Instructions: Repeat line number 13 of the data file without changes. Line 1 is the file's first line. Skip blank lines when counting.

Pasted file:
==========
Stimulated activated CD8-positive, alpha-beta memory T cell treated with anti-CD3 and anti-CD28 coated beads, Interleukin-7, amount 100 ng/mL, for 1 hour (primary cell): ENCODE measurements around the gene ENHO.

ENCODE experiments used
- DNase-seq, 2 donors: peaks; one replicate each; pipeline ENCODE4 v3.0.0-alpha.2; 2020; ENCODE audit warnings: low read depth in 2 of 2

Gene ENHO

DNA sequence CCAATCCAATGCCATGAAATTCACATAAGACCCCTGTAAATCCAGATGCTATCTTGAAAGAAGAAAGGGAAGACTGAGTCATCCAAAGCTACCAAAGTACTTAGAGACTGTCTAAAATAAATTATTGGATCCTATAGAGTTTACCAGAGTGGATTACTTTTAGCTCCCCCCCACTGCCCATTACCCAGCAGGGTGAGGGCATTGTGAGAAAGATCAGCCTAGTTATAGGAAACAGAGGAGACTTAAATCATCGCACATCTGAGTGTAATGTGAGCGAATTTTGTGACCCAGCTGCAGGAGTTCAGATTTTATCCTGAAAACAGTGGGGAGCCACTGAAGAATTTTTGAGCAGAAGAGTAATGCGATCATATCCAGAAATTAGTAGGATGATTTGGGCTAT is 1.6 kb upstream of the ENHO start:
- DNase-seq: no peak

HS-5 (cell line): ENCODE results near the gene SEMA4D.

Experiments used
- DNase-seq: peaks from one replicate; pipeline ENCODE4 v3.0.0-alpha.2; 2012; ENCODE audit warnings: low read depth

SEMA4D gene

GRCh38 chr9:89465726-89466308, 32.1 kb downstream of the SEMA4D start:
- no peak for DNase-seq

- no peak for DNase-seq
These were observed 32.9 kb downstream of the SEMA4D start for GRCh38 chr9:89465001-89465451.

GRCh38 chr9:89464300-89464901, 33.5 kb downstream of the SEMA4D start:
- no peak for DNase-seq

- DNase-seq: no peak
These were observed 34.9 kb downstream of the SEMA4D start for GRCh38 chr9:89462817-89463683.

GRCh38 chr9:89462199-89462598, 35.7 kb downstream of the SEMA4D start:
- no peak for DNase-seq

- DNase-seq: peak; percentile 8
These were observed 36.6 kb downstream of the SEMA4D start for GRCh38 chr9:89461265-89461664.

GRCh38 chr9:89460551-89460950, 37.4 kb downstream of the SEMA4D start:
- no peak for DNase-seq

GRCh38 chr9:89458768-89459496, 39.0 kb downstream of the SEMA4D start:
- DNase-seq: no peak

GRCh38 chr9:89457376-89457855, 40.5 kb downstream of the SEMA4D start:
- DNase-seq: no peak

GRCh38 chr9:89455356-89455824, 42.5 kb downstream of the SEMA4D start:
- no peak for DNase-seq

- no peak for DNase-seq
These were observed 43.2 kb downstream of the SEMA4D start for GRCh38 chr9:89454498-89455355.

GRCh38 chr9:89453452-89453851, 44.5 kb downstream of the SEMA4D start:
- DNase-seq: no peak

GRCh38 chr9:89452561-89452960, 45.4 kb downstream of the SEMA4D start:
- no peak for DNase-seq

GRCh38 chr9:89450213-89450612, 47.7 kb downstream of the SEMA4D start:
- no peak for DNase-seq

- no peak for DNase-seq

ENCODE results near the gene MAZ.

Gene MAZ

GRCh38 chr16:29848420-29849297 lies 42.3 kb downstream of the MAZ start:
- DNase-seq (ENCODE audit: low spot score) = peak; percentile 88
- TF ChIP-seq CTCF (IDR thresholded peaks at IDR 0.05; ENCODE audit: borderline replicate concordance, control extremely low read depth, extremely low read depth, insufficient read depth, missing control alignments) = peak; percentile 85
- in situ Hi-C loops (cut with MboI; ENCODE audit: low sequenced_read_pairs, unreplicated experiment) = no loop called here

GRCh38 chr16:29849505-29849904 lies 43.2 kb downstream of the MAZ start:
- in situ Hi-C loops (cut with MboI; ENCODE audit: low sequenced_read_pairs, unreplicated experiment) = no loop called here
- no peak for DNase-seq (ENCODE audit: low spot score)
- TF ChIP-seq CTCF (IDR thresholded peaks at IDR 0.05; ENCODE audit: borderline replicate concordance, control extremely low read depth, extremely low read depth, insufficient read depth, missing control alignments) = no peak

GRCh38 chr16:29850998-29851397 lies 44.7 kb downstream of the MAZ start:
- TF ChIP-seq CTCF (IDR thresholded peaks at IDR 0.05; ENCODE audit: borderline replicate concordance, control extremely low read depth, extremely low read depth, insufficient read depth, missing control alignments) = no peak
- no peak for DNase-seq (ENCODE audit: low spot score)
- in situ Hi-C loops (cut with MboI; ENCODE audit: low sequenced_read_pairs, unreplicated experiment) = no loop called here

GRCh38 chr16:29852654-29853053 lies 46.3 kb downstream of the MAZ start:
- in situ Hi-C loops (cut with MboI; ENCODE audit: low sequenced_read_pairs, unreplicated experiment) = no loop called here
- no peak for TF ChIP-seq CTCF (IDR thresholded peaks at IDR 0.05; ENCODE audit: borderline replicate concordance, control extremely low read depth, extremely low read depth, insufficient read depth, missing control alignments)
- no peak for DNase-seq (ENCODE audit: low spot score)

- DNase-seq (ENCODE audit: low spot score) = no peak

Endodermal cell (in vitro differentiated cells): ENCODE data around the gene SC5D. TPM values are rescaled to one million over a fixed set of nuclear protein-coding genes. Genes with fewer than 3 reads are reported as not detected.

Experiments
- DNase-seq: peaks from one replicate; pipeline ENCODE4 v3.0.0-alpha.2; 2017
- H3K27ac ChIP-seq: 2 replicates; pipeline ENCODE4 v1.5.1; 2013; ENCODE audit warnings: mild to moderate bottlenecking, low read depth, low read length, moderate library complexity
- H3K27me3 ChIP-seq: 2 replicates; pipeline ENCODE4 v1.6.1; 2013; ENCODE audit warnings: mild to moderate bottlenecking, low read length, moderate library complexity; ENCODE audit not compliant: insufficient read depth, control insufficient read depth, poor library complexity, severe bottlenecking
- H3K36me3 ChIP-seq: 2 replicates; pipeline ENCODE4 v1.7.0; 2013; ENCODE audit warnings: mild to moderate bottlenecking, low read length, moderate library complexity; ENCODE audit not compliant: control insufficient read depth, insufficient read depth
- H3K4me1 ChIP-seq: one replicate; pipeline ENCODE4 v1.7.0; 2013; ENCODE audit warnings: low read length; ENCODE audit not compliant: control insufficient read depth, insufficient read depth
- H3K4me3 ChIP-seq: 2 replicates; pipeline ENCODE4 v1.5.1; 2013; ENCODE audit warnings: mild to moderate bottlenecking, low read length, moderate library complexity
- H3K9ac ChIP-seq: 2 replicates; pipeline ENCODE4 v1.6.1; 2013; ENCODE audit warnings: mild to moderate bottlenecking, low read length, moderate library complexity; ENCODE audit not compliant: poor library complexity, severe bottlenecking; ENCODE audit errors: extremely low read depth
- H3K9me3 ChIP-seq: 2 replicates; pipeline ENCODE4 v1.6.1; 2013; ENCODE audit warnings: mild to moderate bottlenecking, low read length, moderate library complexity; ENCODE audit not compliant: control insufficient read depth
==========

- no peak for DNase-seq